Around 100 people signed up to testify at the lengthy meeting Jan. 28. Several councilmembers who voted for the ordinance said it was only a first step. Councilmember Claudia Balducci said residents should also put pressure on legislators in Olympia to pass climate change measures this session.

“We have to change how we live and we have to change how we live much faster than we are used to,” she said.


In consideration of how we voice our opinions in the modern world, we’ve closed comments on our websites. We value the opinions of our readers and we encourage you to keep the conversation going.

Please feel free to share your story tips by emailing editor@bellevuereporter.com.

To share your opinion for publication, submit a letter through our website https://www.bellevuereporter.com/submit-letter/. Include your name, address and daytime phone number. (We’ll only publish your name and hometown.) We reserve the right to edit letters, but if you keep yours to 300 words or less, we won’t ask you to shorten it.

More in News

State Capitol Building in Olympia. File photo
Politicians get pay raises, state workers get furloughs

A citizens panel approved the hikes in 2019. Unable to rescind them, lawmakers look to donate their extra earnings.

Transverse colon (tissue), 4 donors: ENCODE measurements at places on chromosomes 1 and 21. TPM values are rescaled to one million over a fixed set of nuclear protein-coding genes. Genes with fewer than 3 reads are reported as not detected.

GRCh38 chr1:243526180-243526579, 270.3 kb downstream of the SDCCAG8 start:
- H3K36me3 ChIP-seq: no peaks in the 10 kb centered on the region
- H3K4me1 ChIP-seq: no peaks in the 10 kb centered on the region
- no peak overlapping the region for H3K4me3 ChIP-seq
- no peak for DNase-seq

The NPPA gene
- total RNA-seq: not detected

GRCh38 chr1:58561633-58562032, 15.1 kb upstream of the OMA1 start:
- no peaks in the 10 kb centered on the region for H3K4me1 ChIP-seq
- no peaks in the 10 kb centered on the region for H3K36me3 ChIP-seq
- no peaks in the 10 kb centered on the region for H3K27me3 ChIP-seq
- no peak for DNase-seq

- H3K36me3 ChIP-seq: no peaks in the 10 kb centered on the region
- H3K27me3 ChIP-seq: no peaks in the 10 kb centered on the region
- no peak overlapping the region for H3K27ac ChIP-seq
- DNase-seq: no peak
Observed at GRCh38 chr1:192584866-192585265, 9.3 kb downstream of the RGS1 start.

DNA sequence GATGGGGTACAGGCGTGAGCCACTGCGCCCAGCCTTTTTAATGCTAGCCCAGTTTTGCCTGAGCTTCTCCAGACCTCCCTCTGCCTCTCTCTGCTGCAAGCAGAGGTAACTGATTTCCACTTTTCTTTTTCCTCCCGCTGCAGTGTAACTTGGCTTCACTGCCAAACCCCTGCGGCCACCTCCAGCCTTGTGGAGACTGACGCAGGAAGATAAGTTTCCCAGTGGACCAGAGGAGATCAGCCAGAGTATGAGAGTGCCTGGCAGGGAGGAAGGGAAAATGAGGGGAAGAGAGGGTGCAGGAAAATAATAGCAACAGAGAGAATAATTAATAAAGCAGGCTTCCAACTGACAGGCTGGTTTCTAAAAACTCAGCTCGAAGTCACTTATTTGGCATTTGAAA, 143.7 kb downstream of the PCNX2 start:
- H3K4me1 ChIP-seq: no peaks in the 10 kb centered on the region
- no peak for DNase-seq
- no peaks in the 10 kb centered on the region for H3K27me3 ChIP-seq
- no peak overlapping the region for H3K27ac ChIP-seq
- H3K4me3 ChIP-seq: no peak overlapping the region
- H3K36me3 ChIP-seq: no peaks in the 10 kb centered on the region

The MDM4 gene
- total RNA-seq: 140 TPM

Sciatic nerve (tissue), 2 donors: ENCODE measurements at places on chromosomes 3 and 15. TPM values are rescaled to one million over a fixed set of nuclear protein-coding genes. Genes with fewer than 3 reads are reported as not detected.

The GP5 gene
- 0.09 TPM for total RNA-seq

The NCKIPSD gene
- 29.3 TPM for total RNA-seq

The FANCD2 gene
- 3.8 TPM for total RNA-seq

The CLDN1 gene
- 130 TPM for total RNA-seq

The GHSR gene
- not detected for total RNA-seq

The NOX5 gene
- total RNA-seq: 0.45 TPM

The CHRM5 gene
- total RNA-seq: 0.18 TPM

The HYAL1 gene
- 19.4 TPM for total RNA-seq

Construction begins for Downtown Park entrance

The previously delayed entryway project is expected to be finished early 2021

Human remains in West Seattle identified

Bags of body parts were found in a suitcase along a West Seattle beach on June 19.

Summer vehicle travel projected to decrease this year

Traffic this summer will likely be lighter across Washington state than previous… Continue reading

Governor Jay Inslee smiles and laughs Sept. 3, 2019, during a speech at the Lynnwood Link Extension groundbreaking in Lynnwood. A Thurston County judge ruled he exceeded his authority when he vetoed single sentences in the state transportation budget in 2019. (Olivia Vanni / Herald file)
Judge invalidates Gov. Inslee’s veto in roads budget

Lawmakers said the governor crossed a constitutional line.

King County cases among younger adults drives increase in COVID-19 numbers

Over half of all new cases are among people ages 20-39

Kirkland man found guilty of promoting prostitution in Eastside sex trafficking ring

Authorities say suspect ran “successful enterprise” for greater half of a decade.

Public and private universities, colleges, technical schools, apprenticeship programs and similar schools and programs may resume general instruction, including in-person classes and lectures, starting Aug. 1. Pictured: The University of Washington-Bothell campus. File photo
Universities and colleges may reopen in fall, governor says

His order requires masks and physical distancing, among other measures, to help prevent infections.

Photo courtesy Bellevue Police Department. Suspected stolen merchandise.
Bellevue police arrest Renton man and others in connection to downtown Bellevue looting

Police say they’ve recovered $50,000 in stolen items and identified almost 100 suspects

Most Read